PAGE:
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By 2100, SoCal could see average summer temps in triple digits

A view of the Los Angeles city skyline as heavy smog shrouds the city on May 31, 2015.
Mark Ralston/AFP/Getty Images
A view of the Los Angeles city skyline as heavy smog shrouds the city on May 31, 2015.

Sea levels rise. Devastating storms, heat waves and droughts become more common. Those are among the things that will likely happen if the average global temperature rises more than 2 degrees celsius (3.6 degrees Fahrenheit) above pre-industrial levels because of climate change.

A new study in the journal Nature Climate Change published this week says keeping that increase below 2 degrees is a long shot. Rather, it says there's a 90 percent chance that the Earth will warm beyond that threshold by the end of the century.

And that's even if countries implement policies to curb greenhouse gas emissions. 

"It seems like the 2 C target is going to be very hard to achieve," said Adrian Raftery, professor of statistics and sociology at the University of Washington and lead author of the study. "So, we may be looking at trying to limit the amount over 2 C." 

He said if humans continue to burn fossil fuels at currents rates, the average global temperature could rise more than 5 degrees celsius by the end of the century. 

But as temperatures increase, what will happen to Southern California?

Southern California is going to get hotter

"Everywhere will get hotter, but there will be some difference in terms of which areas get hotter than others," said Daniel Walton, who's with the Institute of Environment and Sustainability at UCLA. 

Southern California is made up of a lot of different micro-climates. So areas near the coast are protected by their proximity to the ocean, Walton said, while inland areas like the San Fernando Valley will see warmer conditions as heat gets trapped in the bowl-like valley.

"The ocean generally is expected to warm less than inland areas," Walton said. "So, places like Santa Monica will have warming that's lower than, say, Riverside or Palm Springs."

Walton crunched the average temperatures for August in areas including Santa Monica, Woodland Hills, downtown L.A., Pasadena, San Bernardino and Palm Springs. First he looked at what those temperatures were in 2010. Then he calculated what things could feel like by 2100, assuming that current emissions patterns continue.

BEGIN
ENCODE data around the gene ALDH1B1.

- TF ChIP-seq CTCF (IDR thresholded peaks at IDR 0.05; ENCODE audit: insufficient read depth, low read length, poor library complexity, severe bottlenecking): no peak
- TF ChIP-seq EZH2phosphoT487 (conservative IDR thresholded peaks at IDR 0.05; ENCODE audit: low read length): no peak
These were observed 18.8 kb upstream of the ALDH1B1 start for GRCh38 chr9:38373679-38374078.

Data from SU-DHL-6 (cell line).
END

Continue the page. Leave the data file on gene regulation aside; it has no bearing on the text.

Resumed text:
If the world takes a concerted effort to curb greenhouse gases, Walton said, temperatures wouldn't rise as much.

Walton's estimates end at 2100, but he said temperatures will likely continue to rise above those levels — but it's unclear how much.

Sea levels will rise

Another likely change: rising sea levels.

The California Ocean Science Trust says sea levels in the state are already rising twice as fast as they did in the 1990s. By 2100, ocean levels in Southern California could rise as much as 3.6 feet if the average global temperature increases more than 2 degrees celsius. If countries manage to keep the temperature rise below that point, local sea levels would still likely rise 2.5.

Rising sea levels will lead to more coastal flooding during storms and increased erosion, according to a 2017 report from the California Ocean Science Trust.

Areas south of Los Angeles — in particular Long Beach and parts of Orange County — would see the most flooding in the area, according to the Union of Concerned Scientists.

Wildfires will become more common and pollution could get worse

Wildfires will likely become more common through the end of the century, with the fire season possibly extending from October to November, according to a 2014 study published in Climate Dynamics. Increased temperatures dry out vegetation, turning it into perfect fuel for fires. And when it does burn, fine particulate matter that can get trapped in lungs is pumped into the atmosphere.

Emissions from cars and trucks, which already account for the majority of the air pollution in Southern California, could also become more of a health problem as temperatures heat up.

"As climate changes and the planet gets warmer, that drives the chemical reactions that create pollutants like ozone and fine particulate matter in the atmosphere," Jason West, a researcher at the University of North Carolina at Chapel Hill, said.

In turn, increased levels of ozone and fine particulate matter from wildfires and burning fossil fuels will have detrimental effects on people's health.

"Those pollutants cause people to die early, because of heart attack, stroke, lung cancer [and] chronic obstructive pulmonary disease," West said.

What can Southern Californians do?

Southern Californians can do a lot about pollution, but not much about overall global temperatures.

Since the majority of the air pollution in Southern California comes from cars and trucks, zero-emissions vehicles would likely make a difference.

Los Angeles is also trying to tackle the so-called "heat island effect," which is when paved areas absorb solar heat and radiate it back out. It can raise surrounding temperatures by as much as 19 degrees. The city's answer: painting over sections of asphalt with white reflective paint and requiring more roofs to have reflective coatings. 

The bottom line: We’re on track to a hotter Earth. The question is how hot humanity is going to allow the planet, including our small piece of it, to get.